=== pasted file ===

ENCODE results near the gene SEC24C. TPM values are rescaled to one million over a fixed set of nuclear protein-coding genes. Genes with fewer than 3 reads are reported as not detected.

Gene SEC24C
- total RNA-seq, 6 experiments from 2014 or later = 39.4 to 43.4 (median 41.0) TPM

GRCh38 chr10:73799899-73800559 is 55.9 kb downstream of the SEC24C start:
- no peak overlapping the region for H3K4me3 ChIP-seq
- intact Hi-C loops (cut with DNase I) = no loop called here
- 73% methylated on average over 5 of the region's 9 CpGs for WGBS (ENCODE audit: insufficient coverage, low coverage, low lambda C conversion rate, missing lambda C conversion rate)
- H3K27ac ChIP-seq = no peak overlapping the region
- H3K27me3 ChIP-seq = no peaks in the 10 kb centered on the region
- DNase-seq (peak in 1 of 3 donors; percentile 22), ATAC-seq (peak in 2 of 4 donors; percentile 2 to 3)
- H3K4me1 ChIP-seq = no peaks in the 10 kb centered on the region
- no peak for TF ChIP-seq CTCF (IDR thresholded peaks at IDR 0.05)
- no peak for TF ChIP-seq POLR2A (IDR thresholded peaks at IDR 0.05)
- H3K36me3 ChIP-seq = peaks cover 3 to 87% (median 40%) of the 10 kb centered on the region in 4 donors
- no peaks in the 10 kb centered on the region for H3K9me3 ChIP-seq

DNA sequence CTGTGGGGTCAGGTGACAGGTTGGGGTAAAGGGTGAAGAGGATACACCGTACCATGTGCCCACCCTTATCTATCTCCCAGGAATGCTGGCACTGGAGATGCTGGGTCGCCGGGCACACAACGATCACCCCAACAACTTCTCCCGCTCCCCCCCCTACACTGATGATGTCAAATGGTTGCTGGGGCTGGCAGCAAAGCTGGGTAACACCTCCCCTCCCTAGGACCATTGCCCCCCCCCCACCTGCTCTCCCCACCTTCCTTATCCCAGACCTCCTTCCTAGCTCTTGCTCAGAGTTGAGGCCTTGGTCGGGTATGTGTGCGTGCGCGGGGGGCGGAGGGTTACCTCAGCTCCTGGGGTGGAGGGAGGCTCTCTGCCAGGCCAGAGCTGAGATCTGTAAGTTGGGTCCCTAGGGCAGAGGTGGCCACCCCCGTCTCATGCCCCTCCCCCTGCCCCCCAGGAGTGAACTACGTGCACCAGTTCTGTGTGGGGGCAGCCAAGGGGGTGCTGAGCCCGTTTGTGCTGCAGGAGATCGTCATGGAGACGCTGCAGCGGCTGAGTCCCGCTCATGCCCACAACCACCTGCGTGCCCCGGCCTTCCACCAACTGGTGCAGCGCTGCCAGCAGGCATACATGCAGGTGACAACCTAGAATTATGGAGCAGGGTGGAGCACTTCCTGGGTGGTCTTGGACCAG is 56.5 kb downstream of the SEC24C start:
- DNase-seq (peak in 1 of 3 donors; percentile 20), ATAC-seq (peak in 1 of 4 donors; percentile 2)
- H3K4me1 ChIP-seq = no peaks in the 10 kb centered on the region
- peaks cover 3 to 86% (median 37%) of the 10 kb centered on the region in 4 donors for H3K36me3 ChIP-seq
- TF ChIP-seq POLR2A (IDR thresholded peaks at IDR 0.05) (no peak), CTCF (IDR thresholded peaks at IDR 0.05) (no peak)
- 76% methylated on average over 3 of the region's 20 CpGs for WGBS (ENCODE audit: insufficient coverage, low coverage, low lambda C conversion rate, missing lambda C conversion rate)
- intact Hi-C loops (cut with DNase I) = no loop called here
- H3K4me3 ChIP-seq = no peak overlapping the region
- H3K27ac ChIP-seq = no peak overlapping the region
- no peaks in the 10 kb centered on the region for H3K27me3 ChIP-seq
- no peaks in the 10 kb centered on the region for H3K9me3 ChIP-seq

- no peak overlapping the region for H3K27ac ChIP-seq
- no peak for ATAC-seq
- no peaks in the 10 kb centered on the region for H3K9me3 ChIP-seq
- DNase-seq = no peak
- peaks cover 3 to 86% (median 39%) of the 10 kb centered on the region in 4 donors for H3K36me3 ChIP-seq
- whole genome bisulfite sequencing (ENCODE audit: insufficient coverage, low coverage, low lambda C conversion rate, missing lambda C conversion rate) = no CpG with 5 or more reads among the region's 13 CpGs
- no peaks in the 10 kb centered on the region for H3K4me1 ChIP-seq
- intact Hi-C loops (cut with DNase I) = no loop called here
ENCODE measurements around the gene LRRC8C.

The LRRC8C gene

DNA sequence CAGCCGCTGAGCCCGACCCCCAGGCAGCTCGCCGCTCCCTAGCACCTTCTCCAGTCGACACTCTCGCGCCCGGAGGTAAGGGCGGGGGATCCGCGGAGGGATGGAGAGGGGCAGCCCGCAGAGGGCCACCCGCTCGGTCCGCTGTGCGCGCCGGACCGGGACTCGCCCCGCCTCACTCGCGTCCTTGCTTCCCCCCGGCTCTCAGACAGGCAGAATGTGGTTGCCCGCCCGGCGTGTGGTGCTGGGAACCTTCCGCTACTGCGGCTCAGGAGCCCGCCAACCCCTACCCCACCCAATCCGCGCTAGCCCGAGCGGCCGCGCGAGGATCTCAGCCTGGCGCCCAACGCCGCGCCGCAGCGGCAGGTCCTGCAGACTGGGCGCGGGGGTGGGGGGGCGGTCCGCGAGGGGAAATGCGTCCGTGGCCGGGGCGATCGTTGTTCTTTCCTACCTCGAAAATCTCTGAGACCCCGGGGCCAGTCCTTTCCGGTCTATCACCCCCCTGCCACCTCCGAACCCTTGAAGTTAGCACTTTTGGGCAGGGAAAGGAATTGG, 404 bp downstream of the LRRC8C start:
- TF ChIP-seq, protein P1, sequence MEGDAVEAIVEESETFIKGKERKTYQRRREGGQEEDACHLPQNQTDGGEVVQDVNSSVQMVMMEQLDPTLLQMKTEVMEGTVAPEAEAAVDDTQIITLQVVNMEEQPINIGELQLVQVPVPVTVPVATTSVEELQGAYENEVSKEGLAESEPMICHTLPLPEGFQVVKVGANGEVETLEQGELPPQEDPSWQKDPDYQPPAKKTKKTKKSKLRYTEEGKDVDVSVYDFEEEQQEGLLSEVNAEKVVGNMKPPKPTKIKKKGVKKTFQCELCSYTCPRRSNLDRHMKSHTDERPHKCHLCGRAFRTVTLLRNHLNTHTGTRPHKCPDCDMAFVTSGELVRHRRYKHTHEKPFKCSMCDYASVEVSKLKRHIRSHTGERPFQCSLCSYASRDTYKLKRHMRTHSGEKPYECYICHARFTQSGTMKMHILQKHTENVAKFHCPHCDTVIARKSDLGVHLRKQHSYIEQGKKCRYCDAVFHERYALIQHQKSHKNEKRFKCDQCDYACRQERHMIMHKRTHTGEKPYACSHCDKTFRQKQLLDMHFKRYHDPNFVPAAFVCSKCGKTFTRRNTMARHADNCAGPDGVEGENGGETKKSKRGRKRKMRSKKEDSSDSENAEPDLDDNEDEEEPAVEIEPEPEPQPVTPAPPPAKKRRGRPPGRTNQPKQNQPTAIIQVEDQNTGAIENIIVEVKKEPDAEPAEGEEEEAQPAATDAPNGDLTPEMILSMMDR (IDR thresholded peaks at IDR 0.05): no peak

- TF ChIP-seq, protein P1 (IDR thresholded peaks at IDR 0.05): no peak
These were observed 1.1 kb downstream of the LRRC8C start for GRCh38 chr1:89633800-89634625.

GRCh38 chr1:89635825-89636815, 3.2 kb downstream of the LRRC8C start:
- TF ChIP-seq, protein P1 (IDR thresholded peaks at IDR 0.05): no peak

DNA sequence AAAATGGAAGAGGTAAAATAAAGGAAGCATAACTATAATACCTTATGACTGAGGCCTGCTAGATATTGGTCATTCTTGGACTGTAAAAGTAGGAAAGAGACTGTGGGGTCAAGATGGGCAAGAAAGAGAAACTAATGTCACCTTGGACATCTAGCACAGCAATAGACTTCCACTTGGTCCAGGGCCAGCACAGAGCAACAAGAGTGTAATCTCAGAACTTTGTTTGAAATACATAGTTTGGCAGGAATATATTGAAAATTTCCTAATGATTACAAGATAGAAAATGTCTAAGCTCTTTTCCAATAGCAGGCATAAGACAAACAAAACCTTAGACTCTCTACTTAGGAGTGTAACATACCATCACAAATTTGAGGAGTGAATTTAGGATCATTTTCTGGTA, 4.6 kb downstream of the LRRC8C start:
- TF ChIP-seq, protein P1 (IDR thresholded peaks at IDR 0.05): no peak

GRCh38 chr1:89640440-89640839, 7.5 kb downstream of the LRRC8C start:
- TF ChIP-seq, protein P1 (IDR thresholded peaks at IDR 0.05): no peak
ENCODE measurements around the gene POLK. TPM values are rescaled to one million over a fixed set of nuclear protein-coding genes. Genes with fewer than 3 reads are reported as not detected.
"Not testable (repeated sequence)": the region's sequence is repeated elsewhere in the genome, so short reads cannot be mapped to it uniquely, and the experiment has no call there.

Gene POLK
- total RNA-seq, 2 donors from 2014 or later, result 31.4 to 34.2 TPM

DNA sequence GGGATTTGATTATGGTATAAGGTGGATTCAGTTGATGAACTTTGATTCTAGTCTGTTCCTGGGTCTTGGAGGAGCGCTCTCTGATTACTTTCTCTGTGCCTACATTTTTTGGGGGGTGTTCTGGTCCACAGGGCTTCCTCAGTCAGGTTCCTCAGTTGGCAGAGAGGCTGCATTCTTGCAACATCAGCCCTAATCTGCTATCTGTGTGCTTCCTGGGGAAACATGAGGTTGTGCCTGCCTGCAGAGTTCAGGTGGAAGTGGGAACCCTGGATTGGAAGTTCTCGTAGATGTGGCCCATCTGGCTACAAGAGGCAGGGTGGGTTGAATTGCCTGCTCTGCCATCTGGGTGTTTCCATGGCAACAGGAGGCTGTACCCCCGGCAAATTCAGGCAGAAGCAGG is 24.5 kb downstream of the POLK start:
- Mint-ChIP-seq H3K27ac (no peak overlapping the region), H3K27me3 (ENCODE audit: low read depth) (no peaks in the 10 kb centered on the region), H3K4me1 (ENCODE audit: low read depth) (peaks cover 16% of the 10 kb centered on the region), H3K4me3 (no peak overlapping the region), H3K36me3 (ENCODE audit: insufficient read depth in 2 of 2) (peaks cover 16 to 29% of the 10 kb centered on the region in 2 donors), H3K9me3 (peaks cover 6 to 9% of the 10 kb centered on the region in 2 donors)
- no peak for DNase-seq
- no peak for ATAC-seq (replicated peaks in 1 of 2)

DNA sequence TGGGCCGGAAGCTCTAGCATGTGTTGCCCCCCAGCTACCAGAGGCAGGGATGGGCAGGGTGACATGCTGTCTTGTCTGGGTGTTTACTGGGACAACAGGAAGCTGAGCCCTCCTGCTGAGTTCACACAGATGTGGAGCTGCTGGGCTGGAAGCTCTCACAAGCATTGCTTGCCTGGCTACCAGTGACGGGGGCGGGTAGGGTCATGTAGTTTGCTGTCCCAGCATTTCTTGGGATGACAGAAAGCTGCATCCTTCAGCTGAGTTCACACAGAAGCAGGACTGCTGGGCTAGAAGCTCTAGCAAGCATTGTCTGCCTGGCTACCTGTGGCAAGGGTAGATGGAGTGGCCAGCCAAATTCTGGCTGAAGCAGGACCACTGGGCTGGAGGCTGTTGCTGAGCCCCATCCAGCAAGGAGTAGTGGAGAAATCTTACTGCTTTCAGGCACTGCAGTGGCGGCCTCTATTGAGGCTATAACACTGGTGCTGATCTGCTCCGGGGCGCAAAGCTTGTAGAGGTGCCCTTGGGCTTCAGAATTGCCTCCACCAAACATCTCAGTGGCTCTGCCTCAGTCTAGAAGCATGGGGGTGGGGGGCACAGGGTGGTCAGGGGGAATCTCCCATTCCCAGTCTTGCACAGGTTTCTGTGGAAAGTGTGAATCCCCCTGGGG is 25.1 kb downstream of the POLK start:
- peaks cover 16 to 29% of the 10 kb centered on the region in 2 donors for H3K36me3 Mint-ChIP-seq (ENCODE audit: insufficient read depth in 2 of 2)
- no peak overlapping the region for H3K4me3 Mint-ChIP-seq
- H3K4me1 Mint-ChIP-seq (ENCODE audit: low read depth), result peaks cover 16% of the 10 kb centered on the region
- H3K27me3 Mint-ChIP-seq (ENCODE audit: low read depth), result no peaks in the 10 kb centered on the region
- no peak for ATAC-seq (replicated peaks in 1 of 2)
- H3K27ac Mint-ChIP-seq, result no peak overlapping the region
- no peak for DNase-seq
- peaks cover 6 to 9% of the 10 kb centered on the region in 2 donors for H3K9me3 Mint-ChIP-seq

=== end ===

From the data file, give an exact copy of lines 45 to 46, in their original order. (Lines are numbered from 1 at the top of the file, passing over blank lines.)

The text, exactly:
GRCh38 chr1:89640440-89640839, 7.5 kb downstream of the LRRC8C start:
- TF ChIP-seq, protein P1 (IDR thresholded peaks at IDR 0.05): no peak